- Maria Cunitz (1610–1664), astronomer, lived in Schweidnitz
- Sigismund Hahn (1664–1742), personal physician to the Polish Prince Jakob Sobieski, founder of hydrology in Germany
- Ernst Sigismund Schober (1681–1749), official advocate, church deputy and legal counsel, feudal lord on Bögendorf
- Johann Gottfried von Hahn (1694–1753), master's degree, first dean of the Collegii Medici in Breslau, member of the Imperial Academy of Natural Scientists in Halle
- Johann Siegmund Hahn (1696–1773), author of the book Lessons from Krafft and the Würckung of the fresh water into the bodies of the people (...) , which became the basis of the Kneipp cure
- Johann Christoph Glaubitz (1700–1767), architect, influential client in the Baltic States
- Johann Gottlieb Janitsch (1708 – approx. 1763), composer
- Johann Josef Karl Henrici (1737–1823), Baroque painter and creator of the Sacred Heart painting in the Bolzano parish church
- George August Kunowski (1757–1838), Pastor Primarius and Superintendent at the Friedenskirche and honorary citizen of Schweidnitz
- Johanna Antoni (1762–1843), writer
- Karl Rolla du Rosey (1784–1862), Prussian major general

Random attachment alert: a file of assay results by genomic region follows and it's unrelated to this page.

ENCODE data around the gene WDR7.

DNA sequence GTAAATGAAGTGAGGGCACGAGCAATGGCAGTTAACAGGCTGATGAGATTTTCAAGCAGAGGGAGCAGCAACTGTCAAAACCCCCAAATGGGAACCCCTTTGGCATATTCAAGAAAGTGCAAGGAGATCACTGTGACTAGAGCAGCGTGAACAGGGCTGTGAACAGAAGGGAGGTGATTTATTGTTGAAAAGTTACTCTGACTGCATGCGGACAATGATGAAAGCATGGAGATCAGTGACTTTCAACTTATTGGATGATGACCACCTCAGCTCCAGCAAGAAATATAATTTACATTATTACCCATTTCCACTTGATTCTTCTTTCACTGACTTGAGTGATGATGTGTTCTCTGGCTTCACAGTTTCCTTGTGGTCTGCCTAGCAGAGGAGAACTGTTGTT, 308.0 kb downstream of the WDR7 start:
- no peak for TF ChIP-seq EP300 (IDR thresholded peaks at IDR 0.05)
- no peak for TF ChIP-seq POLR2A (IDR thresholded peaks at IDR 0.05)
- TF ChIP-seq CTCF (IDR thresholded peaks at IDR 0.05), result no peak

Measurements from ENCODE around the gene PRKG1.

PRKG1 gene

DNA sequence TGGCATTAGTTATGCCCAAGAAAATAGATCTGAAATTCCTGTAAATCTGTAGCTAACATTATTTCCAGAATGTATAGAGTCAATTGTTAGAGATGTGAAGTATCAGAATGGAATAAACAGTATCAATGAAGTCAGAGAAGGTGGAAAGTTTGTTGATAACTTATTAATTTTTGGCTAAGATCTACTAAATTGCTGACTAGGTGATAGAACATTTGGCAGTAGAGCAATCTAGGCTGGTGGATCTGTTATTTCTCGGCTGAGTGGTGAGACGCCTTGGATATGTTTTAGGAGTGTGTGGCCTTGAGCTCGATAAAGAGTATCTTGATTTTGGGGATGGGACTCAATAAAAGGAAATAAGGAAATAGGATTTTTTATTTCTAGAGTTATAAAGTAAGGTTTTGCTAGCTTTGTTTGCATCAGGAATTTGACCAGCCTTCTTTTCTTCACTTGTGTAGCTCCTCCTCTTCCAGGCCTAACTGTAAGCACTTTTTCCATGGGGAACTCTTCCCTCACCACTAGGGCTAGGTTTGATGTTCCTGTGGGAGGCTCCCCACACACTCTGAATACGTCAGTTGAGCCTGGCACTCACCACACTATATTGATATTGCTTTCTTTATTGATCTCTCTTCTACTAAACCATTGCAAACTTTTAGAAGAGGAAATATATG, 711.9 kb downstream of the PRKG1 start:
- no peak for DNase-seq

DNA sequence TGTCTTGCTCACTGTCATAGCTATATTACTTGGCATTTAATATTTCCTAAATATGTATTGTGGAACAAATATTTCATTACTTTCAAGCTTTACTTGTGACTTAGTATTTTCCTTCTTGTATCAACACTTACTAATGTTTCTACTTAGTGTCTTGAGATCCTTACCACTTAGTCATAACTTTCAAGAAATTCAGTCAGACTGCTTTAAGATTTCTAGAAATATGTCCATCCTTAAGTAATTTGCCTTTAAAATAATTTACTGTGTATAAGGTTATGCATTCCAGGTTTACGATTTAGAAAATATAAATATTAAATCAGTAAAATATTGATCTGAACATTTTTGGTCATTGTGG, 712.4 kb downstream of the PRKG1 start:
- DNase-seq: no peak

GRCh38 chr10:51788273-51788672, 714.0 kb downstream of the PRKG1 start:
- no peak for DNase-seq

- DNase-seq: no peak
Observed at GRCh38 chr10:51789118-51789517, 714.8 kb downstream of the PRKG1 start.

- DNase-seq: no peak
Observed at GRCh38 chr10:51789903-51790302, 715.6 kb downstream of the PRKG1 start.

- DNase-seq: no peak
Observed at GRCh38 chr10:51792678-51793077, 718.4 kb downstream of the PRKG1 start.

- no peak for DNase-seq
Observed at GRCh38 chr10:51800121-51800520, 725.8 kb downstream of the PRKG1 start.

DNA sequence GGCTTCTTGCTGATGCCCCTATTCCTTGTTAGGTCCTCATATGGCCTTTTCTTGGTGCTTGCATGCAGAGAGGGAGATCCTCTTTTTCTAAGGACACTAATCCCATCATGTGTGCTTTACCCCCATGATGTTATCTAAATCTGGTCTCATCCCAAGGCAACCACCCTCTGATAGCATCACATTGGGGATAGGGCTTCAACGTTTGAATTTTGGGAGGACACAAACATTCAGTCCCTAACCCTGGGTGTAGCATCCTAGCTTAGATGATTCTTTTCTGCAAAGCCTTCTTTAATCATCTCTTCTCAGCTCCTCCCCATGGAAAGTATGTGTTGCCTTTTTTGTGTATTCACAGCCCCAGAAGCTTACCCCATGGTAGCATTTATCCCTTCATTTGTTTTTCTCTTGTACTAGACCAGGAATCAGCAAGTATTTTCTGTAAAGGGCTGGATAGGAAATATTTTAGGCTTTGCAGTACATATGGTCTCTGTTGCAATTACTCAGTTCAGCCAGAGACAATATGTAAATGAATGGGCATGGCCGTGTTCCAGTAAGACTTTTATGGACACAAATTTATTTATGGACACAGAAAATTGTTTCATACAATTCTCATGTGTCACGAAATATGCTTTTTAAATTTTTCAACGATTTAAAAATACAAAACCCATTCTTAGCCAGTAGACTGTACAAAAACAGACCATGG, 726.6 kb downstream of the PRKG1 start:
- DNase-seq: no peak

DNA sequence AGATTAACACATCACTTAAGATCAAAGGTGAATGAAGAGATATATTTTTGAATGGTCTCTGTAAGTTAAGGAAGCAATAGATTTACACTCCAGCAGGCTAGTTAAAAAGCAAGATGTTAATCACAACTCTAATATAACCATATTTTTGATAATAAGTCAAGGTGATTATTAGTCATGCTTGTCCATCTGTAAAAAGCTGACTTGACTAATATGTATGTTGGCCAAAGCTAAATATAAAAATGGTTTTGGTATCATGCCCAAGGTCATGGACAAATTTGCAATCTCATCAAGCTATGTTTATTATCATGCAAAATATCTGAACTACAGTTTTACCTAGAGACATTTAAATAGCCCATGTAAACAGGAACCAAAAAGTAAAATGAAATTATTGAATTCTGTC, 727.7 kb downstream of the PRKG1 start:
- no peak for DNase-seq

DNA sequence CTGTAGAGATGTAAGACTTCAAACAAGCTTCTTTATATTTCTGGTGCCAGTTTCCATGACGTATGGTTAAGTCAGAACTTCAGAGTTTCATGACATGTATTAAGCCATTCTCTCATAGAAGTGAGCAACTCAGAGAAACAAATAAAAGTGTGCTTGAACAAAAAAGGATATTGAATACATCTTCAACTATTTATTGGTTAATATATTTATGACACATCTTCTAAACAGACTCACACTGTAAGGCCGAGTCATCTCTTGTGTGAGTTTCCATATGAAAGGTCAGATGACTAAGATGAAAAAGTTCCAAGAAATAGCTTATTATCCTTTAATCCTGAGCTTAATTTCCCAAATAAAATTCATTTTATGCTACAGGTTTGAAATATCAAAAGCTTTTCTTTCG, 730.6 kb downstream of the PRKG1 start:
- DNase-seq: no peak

- Wilhelm Erdmann Karl August von Pückler-Groditz (1790-1859), Prussian lieutenant general
- Gustav Glubrecht (1809–1891), Lord Mayor and honorary citizen of Schweidnitz
- Robert Kretschmer (1818–1872), painter and draftsman
- Adolf von Randow (1828–1911), sculptor, banker and member of the state parliament of the Rhine Province
- Hermann von Vietinghoff (1829–1905), Prussian lieutenant general
- Hermann Schaffer (1831–1914), Catholic theologian, writer and holder of the Order of the Red Eagle
- Leonhard Zander (1833–1890), directorate, reformer of the Kösener SC Association
- Adolf von Scholz (1833–1924), Prussian Minister of Finance and State Secretary in the German Empire
- Paul von Kulmiz (1836–1895), industrialist and politician
- Conrad von Studt (1838–1921), politician, administrative lawyer
- Richard Gropius (1843–1930), teacher, homeland and family researcher
- Georg Scheder (1853–1938), naval officer, most recently Rear Admiral of the Imperial German Navy, Chief Shipyard Director of the Imperial Shipyard (KWK) in Kiel
- Albert Neisser (1855–1916), dermatologist, bacteriologist and social hygienist (gonorrhea)
- Georg Beer (1865–1946), theologian and university professor of German Christians
- Albert Dietrich (1873–1961), physician and university professor
- Paul Kuhn (1874–1966), opera singer
- Hans W. Fischer (1876–1945), writer, theater critic, translator and editor